I tried last weekend. I tried again today.
I couldn't bring myself to pull my withered old cherry tomato plants from the ground. The rest of the tomato plants went last week, and the green pepper bush was listing to the side today, so I jettisoned it too.
But last week, I fully gleaned every last red cherry tomato from the bushes and decided to leave the others on the vine to ripen. I didn't expect much, and today I set out on the sad end-of-season task of cleaning out the vegetable garden for good. But there were about three cups of newly reddened cherry tomatoes, with more still to come, if frost holds off.
These last tomatoes are really sweet. I needed tomatoes for a kitchen project I have planned for tomorrow, and it is a gift I don't take for granted to have land that grows produce mere steps from my back door. Some of the tomatoes had split but many were still good. I pulled every good one off and saved them for tomorrow's recipe.
As I looked among the dried brown vines that scarcely look as if they could hold themselves up, let alone pass life-giving nutrients on to the little fruit at their ends, I thought of my grandmother.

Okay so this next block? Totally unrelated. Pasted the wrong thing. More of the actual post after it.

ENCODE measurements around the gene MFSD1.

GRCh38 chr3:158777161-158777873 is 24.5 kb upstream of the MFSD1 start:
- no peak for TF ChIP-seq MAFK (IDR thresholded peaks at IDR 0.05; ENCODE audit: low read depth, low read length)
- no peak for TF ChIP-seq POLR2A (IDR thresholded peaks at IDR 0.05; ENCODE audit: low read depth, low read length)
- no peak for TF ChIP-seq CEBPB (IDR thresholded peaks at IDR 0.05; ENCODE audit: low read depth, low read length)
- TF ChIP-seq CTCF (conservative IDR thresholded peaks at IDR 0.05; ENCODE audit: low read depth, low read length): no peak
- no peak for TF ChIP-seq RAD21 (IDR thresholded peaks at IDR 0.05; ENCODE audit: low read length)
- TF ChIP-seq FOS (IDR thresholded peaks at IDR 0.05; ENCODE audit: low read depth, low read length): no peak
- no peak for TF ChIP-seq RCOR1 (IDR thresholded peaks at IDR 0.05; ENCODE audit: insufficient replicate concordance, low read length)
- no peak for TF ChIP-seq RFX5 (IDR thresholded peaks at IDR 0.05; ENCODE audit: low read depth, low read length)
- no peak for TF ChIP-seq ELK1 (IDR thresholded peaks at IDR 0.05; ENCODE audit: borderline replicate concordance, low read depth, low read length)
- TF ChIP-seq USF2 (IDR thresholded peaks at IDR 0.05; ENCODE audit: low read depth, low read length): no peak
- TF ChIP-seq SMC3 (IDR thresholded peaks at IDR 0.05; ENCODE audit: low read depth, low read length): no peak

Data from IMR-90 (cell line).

My grandma will be 91 and a half in a couple of weeks. She's had a crummy year or two compared to the rest of her life, but compared to most people her age, she's doing great. She moved into a retirement home nearly a year ago after a bad fall at a party. Once that broken hip healed from surgery, she had a little tussle with a bath mat that left her with a broken pelvis and wrist. That was in March.
I thought we were going to lose her then. Really, I've held my breath about her for the last few years -- although when I sent her flowers a few years back, explaining that I would rather send her flowers while she's living than at her funeral, she tartly declared that she had plans to be around for a while longer yet.
She had her feet up when I called the other day -- she was tired after doing a half hour on a stationary bicycle in the gym. At 91 and a half, she's doing what she can to regain her mobility after a fall. Most people don't: for most people, a broken hip signals the beginning of the end.
Realistically, the end will likely be sooner than later, both for my grandma and my cherry tomato plants. Death and frost come to us all eventually.
But, there's my grandma, still producing fruit, still sending out love and life to all her little cherry tomatoes, even in the late October of her life.
I'm not plucking those plants out of the garden until I really, really have to. No matter that my garden would be tidier, that I could cross that task off my list. Nope. Not while it's still doing what it was made to do. Not while it still has life.